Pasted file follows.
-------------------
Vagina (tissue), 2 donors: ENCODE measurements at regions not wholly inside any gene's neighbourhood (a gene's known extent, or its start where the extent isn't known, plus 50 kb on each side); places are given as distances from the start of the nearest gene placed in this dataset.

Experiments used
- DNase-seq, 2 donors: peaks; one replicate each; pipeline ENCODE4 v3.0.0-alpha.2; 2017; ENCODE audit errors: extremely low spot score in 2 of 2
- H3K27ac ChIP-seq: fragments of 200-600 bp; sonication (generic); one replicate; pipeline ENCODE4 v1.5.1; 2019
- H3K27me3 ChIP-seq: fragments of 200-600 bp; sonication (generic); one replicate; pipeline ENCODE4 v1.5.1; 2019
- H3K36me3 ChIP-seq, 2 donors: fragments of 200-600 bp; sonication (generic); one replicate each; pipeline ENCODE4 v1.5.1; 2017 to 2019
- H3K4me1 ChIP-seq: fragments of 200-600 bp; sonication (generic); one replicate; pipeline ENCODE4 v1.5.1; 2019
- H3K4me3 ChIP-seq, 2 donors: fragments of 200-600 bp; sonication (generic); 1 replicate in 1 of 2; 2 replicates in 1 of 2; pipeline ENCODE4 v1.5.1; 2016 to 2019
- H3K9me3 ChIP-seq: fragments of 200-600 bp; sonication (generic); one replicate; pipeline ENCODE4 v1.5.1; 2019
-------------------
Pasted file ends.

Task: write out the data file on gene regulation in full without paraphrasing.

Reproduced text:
Vagina (tissue), 2 donors: ENCODE measurements at regions not wholly inside any gene's neighbourhood (a gene's known extent, or its start where the extent isn't known, plus 50 kb on each side); places are given as distances from the start of the nearest gene placed in this dataset.

Experiments used
- DNase-seq, 2 donors: peaks; one replicate each; pipeline ENCODE4 v3.0.0-alpha.2; 2017; ENCODE audit errors: extremely low spot score in 2 of 2
- H3K27ac ChIP-seq: fragments of 200-600 bp; sonication (generic); one replicate; pipeline ENCODE4 v1.5.1; 2019
- H3K27me3 ChIP-seq: fragments of 200-600 bp; sonication (generic); one replicate; pipeline ENCODE4 v1.5.1; 2019
- H3K36me3 ChIP-seq, 2 donors: fragments of 200-600 bp; sonication (generic); one replicate each; pipeline ENCODE4 v1.5.1; 2017 to 2019
- H3K4me1 ChIP-seq: fragments of 200-600 bp; sonication (generic); one replicate; pipeline ENCODE4 v1.5.1; 2019
- H3K4me3 ChIP-seq, 2 donors: fragments of 200-600 bp; sonication (generic); 1 replicate in 1 of 2; 2 replicates in 1 of 2; pipeline ENCODE4 v1.5.1; 2016 to 2019
- H3K9me3 ChIP-seq: fragments of 200-600 bp; sonication (generic); one replicate; pipeline ENCODE4 v1.5.1; 2019